DARPA SideArm and TALONS Concepts Show Potential for New UAS Capabilities at Sea

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Naval Forces News - USA
 
 
 
DARPA SideArm and TALONS Concepts Show Potential for New UAS Capabilities at Sea
 
Tern, a joint program between DARPA and the U.S. Navy’s Office of Naval Research (ONR), seeks to give forward-deployed small ships the unprecedented capacity to serve as mobile launch and recovery platforms for medium-altitude, long-endurance unmanned aerial systems (UAS).

These systems would provide long-range intelligence, surveillance and reconnaissance (ISR) and other capabilities over greater distances and time periods than helicopters and would require far less dedicated infrastructure resources than conventional fixed-wing manned and unmanned aircraft. As part of its individual investment in Tern, DARPA has launched two successful technology demonstration efforts that grew from Phase 1 research and are separately approaching potential transition to the Services:
     
DARPA’s SideArm effort seeks to create a self-contained, portable apparatus able to horizontally launch and retrieve UAS of up to 900 pounds from trucks, ships and fixed ground facilities. DARPA developed SideArm as part of Tern, a joint program between DARPA and the U.S. Navy’s Office of Naval Research that seeks to enable forward-deployed small ships to serve as mobile launch and recovery sites for medium-altitude, long-endurance unmanned aerial systems.DARPA’s SideArm effort seeks to create a self-contained, portable apparatus able to horizontally launch and retrieve UAS of up to 900 pounds from trucks, ships and fixed ground facilities. DARPA developed SideArm as part of Tern, a joint program between DARPA and the U.S. Navy’s Office of Naval Research that seeks to enable forward-deployed small ships to serve as mobile launch and recovery sites for medium-altitude, long-endurance unmanned aerial systems.
     
SideArm:

DARPA’s SideArm effort seeks to create a self-contained, portable apparatus able to horizontally launch and retrieve UAS of up to 900 pounds from trucks, ships and fixed ground facilities. The small-footprint system is designed to enable rapid setup and controlled decelerations and adapt to current and future UAS. Based on subscale tests last summer, DARPA will conduct further risk reduction and hardware testing this year, and then plans to test recovery of two different aircraft types at full scale.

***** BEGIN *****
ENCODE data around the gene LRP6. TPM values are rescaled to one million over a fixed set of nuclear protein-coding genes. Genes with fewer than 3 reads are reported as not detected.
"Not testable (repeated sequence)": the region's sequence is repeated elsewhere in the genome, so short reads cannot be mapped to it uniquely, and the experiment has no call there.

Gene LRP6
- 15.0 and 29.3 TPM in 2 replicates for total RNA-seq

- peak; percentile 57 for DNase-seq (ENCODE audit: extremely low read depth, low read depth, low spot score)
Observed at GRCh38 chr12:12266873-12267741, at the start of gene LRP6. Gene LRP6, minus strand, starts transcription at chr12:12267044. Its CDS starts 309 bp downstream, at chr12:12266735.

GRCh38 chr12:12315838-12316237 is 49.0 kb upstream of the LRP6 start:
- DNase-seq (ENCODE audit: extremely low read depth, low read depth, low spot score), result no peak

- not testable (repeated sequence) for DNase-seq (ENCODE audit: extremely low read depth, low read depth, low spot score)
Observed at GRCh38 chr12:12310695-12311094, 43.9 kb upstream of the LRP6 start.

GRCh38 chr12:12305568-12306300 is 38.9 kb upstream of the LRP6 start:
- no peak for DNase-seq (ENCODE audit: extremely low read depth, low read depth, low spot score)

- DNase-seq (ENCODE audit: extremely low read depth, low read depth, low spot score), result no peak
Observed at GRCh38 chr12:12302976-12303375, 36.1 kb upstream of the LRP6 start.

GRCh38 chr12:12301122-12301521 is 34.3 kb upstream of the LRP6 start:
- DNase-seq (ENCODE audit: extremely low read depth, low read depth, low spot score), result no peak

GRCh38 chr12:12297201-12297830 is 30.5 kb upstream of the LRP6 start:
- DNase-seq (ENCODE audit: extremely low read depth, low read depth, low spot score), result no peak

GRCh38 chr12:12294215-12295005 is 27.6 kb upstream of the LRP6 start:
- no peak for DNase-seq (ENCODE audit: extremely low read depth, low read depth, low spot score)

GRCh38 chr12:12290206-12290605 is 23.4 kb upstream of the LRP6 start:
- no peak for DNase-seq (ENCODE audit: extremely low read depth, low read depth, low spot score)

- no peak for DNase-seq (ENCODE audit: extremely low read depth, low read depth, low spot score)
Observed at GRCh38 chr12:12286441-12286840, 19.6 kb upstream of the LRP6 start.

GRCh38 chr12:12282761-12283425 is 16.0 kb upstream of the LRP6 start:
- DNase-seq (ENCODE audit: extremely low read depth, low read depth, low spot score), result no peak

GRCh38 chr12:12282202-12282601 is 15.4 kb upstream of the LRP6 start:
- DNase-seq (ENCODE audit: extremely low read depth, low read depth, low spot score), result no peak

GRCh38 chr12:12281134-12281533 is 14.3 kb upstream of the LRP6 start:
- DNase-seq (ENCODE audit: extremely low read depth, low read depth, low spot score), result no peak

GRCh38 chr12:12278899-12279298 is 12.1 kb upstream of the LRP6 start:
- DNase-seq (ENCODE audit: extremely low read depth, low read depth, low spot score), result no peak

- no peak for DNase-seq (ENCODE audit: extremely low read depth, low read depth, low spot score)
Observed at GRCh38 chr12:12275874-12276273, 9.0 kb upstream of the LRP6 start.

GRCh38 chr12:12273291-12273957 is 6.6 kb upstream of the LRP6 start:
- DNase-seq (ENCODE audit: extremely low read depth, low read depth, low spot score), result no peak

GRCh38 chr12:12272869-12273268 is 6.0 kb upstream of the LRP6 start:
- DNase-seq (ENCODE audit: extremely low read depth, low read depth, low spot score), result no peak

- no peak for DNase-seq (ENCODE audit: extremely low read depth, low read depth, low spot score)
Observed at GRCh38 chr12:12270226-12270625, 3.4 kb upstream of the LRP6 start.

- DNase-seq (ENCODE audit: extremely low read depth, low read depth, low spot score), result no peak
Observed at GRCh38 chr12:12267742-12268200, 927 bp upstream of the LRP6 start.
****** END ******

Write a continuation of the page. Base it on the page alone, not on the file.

DARPA’s Towed Airborne Lift of Naval Systems (TALONS) effort seeks to develop a low-cost, fully automated parafoil system to extend small ships’ long-distance communications and improve their maritime domain awareness. DARPA developed TALONS as part of Tern, a joint program between DARPA and the U.S. Navy’s Office of Naval Research that seeks to enable forward-deployed small ships to serve as mobile launch and recovery sites for medium-altitude, long-endurance unmanned aerial systems.DARPA’s Towed Airborne Lift of Naval Systems (TALONS) effort seeks to develop a low-cost, fully automated parafoil system to extend small ships’ long-distance communications and improve their maritime domain awareness. DARPA developed TALONS as part of Tern, a joint program between DARPA and the U.S. Navy’s Office of Naval Research that seeks to enable forward-deployed small ships to serve as mobile launch and recovery sites for medium-altitude, long-endurance unmanned aerial systems.
     
Towed Airborne Lift of Naval Systems (TALONS):

DARPA’s TALONS effort seeks to develop a low-cost, fully automated parafoil system to extend small ships’ long-distance communications and improve their maritime domain awareness. Towed behind boats or ships, TALONS could carry ISR and communications payloads of up to 150 pounds between 500 and 1,500 feet in altitude—many times higher than current ships’ masts—and greatly extend the equipment’s range and effectiveness. Following successful ground-based tests, DARPA will conduct at-sea testing this year and potentially transition the technology to the U.S. Navy.

“Through SideArm, TALONS and other projects, DARPA aims to make it much easier, quicker and less expensive for the Defense Department to deploy persistent ISR and strike capabilities almost anywhere in the world,” said Dan Patt, DARPA program manager.
 

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